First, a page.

DM:  Before I came to Cambodia I never knew Ian, but back in the 1980s, one of the English music magazines, Sounds, held a readers’ poll for the Sexiest Singer in the UK.  The magazine came through the letterbox and there was a picture of this guy with ginger hair and glasses. Ian Anderson of Crazyhead. I’d never heard of them.

Flip forward many years later, at some seedy bar in Phnom Penh, there’s a guy with spiky hair and glasses playing YouTube at the bar, playing the music that I like, and we started talking, shared some stories.  He said “I used to play in a band – an urban bastard garage band called Crazyhead.” I said: “You used to be the sexiest singer in the UK!” And he told me the roadies, the record label, all the promoters bought all the magazines and rigged the vote.  

Cover guy: Ian Anderson in peak Crazyhead days. Pic: Crazyhead Pinterest

So then he said, “I want to form a band.  Can you play guitar?” I said, “Not really.”  So he said, “Well, can you play these songs?” I said, “I could learn I suppose, but I’m not very good.”  “It doesn’t matter, just go buy a guitar.” I went out the next day and bought a $25 Japanese Fender copy, started practicing in my bedroom.  Then we started chasing gigs, playing in places like Green Vespa, Frog and Shamrock, Touk Bar, 99 Bar, mostly up and down the riverside.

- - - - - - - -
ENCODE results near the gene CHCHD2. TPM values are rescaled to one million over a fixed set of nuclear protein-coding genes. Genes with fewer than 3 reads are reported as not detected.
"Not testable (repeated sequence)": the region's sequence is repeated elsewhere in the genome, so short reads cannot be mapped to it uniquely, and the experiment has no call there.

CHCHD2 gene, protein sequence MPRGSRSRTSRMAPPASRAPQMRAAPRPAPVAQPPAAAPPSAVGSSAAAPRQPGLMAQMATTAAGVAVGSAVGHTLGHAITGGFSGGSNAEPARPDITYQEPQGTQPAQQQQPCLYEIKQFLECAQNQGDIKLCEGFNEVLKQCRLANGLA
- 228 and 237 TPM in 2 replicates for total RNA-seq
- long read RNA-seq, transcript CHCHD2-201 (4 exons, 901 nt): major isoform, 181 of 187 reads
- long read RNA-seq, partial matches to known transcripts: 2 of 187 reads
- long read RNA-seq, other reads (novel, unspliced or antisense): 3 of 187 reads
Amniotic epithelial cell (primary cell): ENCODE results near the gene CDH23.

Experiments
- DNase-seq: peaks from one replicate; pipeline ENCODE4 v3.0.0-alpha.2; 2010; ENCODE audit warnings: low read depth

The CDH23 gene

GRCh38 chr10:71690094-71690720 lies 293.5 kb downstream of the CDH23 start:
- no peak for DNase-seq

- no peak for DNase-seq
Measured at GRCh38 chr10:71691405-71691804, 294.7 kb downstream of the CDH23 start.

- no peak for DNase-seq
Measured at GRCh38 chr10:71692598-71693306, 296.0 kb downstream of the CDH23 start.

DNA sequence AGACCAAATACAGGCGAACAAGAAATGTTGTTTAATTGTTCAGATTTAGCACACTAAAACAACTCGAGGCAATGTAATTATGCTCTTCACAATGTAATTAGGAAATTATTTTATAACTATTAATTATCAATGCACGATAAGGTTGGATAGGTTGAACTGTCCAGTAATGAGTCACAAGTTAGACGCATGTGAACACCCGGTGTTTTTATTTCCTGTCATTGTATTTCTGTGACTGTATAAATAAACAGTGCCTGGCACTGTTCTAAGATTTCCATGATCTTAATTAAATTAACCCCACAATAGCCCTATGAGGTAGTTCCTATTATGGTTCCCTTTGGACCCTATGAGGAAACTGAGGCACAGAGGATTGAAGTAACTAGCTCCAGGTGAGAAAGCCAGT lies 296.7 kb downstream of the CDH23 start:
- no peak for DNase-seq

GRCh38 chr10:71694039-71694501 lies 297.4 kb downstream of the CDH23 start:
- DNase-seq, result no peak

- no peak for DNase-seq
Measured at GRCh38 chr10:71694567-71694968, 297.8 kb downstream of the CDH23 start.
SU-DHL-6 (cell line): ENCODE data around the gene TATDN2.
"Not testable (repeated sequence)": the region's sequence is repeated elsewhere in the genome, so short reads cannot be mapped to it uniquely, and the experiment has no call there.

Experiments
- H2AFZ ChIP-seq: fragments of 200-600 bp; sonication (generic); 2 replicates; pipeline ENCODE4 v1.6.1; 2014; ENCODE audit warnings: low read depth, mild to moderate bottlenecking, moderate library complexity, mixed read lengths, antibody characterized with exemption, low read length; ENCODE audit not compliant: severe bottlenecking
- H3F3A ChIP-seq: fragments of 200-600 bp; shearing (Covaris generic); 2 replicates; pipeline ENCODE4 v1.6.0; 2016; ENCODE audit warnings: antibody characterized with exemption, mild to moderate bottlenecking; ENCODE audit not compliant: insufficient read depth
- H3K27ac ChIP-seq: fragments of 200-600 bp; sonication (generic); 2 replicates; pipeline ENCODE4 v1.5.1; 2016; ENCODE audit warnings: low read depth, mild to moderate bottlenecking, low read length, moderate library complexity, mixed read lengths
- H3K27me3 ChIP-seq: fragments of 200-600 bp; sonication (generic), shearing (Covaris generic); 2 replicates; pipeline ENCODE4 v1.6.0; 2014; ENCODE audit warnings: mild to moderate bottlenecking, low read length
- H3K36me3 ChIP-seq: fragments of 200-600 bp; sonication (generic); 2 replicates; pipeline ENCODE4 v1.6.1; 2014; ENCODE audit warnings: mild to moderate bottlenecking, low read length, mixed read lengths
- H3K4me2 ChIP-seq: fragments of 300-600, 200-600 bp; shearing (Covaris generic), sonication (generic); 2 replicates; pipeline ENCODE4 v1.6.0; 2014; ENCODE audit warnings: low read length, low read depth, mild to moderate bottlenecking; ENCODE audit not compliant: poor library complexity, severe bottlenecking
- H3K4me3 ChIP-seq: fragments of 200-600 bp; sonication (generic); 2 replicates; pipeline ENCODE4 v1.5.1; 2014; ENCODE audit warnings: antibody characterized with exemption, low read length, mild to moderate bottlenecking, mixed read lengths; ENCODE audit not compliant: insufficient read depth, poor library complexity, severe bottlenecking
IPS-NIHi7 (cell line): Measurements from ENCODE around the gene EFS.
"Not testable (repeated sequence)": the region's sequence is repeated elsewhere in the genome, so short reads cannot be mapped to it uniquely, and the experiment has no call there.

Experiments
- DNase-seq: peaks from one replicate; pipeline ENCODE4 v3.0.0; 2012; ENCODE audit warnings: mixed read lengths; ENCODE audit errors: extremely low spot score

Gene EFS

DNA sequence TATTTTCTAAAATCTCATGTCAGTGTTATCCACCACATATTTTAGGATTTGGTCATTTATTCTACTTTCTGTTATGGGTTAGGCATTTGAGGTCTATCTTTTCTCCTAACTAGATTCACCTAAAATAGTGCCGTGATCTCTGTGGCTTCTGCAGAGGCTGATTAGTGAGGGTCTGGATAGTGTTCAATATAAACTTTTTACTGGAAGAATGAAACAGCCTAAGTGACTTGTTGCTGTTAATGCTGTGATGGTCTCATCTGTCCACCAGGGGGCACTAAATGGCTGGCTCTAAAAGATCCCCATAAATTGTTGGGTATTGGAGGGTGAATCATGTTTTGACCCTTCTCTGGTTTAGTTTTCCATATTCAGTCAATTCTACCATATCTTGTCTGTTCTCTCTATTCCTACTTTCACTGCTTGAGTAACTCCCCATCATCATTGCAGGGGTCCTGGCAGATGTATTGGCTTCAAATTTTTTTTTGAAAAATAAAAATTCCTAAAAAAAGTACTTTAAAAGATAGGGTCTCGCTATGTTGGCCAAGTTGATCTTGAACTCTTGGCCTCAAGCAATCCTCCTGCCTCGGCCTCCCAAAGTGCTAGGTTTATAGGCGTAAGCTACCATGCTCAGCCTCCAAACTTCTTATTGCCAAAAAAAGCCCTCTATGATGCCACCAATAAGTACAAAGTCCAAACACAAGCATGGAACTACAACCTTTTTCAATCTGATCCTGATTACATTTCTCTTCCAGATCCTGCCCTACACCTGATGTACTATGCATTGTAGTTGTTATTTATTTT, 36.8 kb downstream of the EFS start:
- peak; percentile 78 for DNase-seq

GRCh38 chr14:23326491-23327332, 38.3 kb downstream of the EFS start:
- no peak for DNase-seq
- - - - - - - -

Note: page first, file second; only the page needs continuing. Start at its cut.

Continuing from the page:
Our first gig was in Huxleys [corner of Sts 5 and 136], where they’d turned the upstairs into a sports bar.  I remember it was FA Cup Final night, Everton v Chelsea, packed out. I said to Robbie, “You’ve got a lot of people in for the football,” and he said, “They’ve come here to see you.”  

Another of Ian’s bands, the Lazy Jazz Drunks, were born at the old Cavern Bar on 104 Street.

IA:  The Drunks started as a bit of a joke, but ended up becoming the Friday night bar band at Sharky Bar for four years.  Stiff Little Punks also played Sharky many times, big thanks to promoters Big Mike (RIP) and Ross. We also played lots of tiny places such as Candy Bar and so on, playing sets at 3 am… madness…

The Lazy Drunks time is a bit of a blur but lots of fun, must have involved about fifty local musicians in all.  My favourite online review described us as being like a musical version of Dad’s Army but without the laughs – our drummer was 22, but some members were as old as their sixties.  Respect is due to them all.